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Chiefs ignored penetration warnings

Wednesday 16 June 2004, by SWAMI*Praveen

NEW DELHI, JUNE 15. One of the first things new intelligence agents are told is to forget what they might have seen in James Bond films: in real life, there ought to be no fancy cars, no diamond-wearing girlfriends, no evenings hanging out in expensive bars. In the Research and Analysis Wing, though, they also seem to be told that the rules don’t have to be taken very seriously.

Successive chiefs of RAW ignored warnings from the organisation’s in-house surveillance unit on its growing vulnerability to penetration. In the early 1990s, the Counter Intelligence and Security Division, the house security unit concerned, launched a major study of a dozen "stay-backs", officers who either never returned to India from their foreign assignments or left for jobs abroad shortly after retirement. CIS Division watchers also found that officers with known records of alcohol abuse, dubious financial dealings and sexual misconduct had been sent on sensitive assignments.

RAW began to haemorrhage personnel from around the time of the Emergency. A former Army officer transferred to RAW had applied for leave in the early 1970s, but was refused permission to travel abroad. RAW security staff were subsequently shocked to discover a notice in the Defence Services Officers Institution announcing that his household goods were up for sale. No action was taken, and the officer ended up taking asylum in a South American country after the Emergency was declared. A secretary to the former RAW chief, S. Sankaran Nair, took asylum in the United Kingdom at the same time.

As the years went by, several other RAW personnel went the same way. Two officers who had served as personnel assistants to RAW Directors stayed on at the end of overseas postings. One of them first took premature retirement, claiming he intended to work in Mumbai at his brother’s textile business.

The ranks of stay-backs, however, were not limited to low-level staff. One 1957-batch Indian Police Service officer serving in RAW, who was posted to Canada, took a job with the provincial government of Ontario. The CIS Division noted that most of these officers had been posted abroad towards the end of their careers, when financial temptations are at their highest.

A second string of scandals involved financial and personal misconduct. A woman officer recruited from the Income-Tax Department was sacked after allegations surfaced of bribe-taking from overseas businessmen, on the pretence of conducting an investigation into Bofors beneficiaries on the instructions of Prime Minister Rajiv Gandhi.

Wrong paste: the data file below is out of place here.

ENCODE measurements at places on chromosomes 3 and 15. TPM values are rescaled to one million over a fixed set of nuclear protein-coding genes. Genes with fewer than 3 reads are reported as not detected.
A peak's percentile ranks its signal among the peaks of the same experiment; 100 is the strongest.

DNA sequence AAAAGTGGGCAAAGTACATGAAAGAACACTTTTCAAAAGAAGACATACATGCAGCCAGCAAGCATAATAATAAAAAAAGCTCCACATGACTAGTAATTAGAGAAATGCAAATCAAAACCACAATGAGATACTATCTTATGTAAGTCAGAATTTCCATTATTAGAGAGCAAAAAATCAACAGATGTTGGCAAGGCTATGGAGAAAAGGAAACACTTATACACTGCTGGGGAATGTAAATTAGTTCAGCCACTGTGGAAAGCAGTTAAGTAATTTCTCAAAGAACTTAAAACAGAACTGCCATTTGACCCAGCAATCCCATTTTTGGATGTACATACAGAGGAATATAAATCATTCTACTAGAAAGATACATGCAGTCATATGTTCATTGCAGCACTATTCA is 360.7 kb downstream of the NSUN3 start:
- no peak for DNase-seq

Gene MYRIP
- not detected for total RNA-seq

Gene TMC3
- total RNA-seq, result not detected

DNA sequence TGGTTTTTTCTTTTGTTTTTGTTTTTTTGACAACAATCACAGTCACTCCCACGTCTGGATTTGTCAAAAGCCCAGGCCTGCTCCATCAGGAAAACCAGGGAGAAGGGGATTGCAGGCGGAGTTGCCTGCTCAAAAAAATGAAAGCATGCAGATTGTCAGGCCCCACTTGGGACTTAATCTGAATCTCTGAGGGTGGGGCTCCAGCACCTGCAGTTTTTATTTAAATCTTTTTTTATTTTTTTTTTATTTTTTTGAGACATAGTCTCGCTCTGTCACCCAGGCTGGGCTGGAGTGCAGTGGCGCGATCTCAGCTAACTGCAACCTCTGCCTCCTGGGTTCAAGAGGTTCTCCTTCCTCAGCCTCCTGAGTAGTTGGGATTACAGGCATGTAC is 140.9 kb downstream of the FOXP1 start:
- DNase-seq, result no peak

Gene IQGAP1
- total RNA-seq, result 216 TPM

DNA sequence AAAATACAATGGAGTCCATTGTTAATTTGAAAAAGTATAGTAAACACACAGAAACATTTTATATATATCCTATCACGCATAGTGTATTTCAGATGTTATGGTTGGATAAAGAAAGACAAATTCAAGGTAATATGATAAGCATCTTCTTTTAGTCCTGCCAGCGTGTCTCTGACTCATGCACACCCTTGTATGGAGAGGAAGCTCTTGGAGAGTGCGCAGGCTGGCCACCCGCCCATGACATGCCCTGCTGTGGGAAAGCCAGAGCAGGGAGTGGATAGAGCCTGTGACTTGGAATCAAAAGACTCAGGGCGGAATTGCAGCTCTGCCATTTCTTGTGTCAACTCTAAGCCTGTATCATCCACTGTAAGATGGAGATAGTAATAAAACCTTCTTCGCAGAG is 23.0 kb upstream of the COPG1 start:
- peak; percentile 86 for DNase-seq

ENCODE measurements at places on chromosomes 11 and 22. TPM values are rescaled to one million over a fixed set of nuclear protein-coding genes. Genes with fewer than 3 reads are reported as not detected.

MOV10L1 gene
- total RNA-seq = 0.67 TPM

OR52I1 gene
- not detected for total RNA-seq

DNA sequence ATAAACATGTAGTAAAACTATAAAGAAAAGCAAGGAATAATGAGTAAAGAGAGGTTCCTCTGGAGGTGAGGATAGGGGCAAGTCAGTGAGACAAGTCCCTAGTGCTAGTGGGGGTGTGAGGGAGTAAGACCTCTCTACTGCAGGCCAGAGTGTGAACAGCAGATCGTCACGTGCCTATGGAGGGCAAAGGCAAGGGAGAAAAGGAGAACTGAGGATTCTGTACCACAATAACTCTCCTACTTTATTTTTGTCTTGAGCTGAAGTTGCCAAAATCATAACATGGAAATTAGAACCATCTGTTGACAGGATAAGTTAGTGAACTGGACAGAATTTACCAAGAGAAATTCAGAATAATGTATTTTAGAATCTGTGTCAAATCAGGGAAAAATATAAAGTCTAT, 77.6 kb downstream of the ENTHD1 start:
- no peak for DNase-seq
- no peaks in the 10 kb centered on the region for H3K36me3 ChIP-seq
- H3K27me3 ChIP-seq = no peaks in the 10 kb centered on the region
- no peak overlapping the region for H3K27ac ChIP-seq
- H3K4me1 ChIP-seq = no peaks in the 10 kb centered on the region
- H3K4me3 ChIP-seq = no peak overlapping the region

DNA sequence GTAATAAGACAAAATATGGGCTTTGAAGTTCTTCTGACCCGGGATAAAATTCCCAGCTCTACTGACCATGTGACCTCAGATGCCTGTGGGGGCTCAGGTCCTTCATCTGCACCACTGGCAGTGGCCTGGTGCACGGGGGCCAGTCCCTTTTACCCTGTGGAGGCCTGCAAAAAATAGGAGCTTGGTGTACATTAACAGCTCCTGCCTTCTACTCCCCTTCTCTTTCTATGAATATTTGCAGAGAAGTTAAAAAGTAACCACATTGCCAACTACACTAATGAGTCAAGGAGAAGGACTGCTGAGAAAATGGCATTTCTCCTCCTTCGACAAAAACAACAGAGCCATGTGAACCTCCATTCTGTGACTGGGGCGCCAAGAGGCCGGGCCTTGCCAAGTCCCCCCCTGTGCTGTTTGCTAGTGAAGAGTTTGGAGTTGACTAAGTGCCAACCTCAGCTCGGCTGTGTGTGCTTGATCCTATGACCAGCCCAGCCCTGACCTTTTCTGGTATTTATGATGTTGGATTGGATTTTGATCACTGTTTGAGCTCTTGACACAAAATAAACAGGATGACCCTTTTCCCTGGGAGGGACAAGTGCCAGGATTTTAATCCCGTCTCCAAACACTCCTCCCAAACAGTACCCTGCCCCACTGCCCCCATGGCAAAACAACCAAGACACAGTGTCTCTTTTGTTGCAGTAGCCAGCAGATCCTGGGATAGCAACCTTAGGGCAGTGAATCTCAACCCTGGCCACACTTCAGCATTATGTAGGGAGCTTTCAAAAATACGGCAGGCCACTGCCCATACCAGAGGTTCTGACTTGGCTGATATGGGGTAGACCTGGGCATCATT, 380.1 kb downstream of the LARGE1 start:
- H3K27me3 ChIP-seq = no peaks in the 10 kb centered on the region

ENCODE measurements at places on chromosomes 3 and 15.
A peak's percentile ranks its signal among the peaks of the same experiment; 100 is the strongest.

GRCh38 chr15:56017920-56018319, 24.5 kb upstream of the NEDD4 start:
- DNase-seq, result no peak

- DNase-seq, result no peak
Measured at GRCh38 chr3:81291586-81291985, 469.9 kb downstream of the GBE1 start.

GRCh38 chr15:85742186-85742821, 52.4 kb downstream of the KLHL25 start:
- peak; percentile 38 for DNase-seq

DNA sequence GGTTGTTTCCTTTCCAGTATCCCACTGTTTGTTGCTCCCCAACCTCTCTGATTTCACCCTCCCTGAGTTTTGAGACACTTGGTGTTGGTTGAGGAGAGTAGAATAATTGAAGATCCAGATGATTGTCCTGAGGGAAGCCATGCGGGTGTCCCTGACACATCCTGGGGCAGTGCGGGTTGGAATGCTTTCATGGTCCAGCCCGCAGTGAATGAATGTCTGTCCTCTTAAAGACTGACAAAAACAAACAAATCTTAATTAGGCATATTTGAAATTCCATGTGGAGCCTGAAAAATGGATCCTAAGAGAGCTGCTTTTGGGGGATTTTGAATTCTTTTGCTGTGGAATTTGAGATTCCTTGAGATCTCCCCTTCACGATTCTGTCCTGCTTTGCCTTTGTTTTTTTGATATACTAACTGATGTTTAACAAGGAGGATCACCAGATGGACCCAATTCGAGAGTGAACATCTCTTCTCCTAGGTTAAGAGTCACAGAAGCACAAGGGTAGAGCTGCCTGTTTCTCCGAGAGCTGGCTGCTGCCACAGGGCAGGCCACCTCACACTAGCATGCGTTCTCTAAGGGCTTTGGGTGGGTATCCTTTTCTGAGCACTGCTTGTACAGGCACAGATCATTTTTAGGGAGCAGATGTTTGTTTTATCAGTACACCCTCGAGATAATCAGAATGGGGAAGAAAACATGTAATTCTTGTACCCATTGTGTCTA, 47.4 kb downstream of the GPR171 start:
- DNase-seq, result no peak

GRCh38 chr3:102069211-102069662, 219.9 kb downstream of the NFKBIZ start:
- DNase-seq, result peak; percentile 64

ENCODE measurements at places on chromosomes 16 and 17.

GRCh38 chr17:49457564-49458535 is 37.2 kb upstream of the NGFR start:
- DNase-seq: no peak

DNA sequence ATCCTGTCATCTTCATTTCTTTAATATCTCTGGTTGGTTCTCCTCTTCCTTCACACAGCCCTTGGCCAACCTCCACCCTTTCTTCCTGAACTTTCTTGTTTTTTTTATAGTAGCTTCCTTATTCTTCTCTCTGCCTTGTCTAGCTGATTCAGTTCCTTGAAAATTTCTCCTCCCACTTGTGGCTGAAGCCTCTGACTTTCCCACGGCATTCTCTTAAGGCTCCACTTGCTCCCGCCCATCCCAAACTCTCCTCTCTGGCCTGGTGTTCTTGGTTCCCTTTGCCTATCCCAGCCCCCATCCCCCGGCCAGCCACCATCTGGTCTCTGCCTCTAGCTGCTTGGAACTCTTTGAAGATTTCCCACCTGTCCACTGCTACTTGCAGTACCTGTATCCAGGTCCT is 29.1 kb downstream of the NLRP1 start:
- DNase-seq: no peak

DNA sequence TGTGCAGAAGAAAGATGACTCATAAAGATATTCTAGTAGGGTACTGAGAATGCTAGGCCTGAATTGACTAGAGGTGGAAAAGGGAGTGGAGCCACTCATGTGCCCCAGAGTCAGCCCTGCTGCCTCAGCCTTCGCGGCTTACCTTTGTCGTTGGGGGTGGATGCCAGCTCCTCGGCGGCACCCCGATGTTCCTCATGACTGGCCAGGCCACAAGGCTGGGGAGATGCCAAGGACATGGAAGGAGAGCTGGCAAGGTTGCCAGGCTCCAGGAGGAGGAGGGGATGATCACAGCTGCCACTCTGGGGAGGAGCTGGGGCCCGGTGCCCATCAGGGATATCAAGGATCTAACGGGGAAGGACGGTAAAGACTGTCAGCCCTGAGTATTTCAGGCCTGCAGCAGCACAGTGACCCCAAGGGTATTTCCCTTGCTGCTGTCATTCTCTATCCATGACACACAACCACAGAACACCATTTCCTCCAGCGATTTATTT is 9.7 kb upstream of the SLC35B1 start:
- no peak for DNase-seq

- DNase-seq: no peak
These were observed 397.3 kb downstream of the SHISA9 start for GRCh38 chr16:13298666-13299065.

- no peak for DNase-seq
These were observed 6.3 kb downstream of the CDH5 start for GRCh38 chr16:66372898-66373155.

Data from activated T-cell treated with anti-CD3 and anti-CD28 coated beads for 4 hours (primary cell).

CIS watchers also found that the officer had made a massive contribution of Rs. 1,00,000 to a South Indian temple, for which she could not account, and had also made an unauthorised visit to Hong Kong. Finally, it turned out that the officer had a romantic relationship with a colleague, then posted in Dhaka, with whom she went on to set up a business.

The couple’s efforts to use their service contacts to further their export business finally forced the CIS Division to order all Embassies overseas not to have any dealings with them. In this and several similar cases, careful vetting and surveillance could have prevented embarrassment. One officer, for example, had to be removed from Oslo after problems related to alcohol abuse. CIS Division staff pointed out that the officer had been hired despite past knowledge of his alcohol problem, and the fact that he was facing criminal investigation for his alleged role in the genocidal anti-Sikh pogrom of 1984. The officer was also reported for misbehaviour at a RAW annual day function prior to his overseas posting.

In one case, the consequences of inadequate counter-intelligence almost proved calamitous. A RAW officer with a scientific background, posted to Vienna for liaison with the International Atomic Energy Agency, developed a relationship with a United States national there in the 1980s.

CIS Division files note that both enjoyed heavy drinking. As the relationship seemed innocuous, the officer saw no reason to report it - until his friend made an approach on behalf of the Central Intelligence Agency, asking for information on India’s nuclear science and technology programme. The officer continues to serve in RAW but there has been no comprehensive assessment of what information he may have passed on casually to his American contact.

Serving and retired personnel from the CIS Division brought the attention of these and a welter of other cases to Surinder Singh, Cabinet Secretary in Prime Minister Narasimha Rao’s Government, and to the former RAW boss, Amarjit Singh Dulat, suggesting a full-scale review of recruitment vetting and service-time surveillance. These timely warnings received no response. Now, with Rabinder Singh’s defection, the price of inaction has become clear.

Praveen Swami

See online : The Hindu

P.S.

in The Hindu, June 16, 2004.

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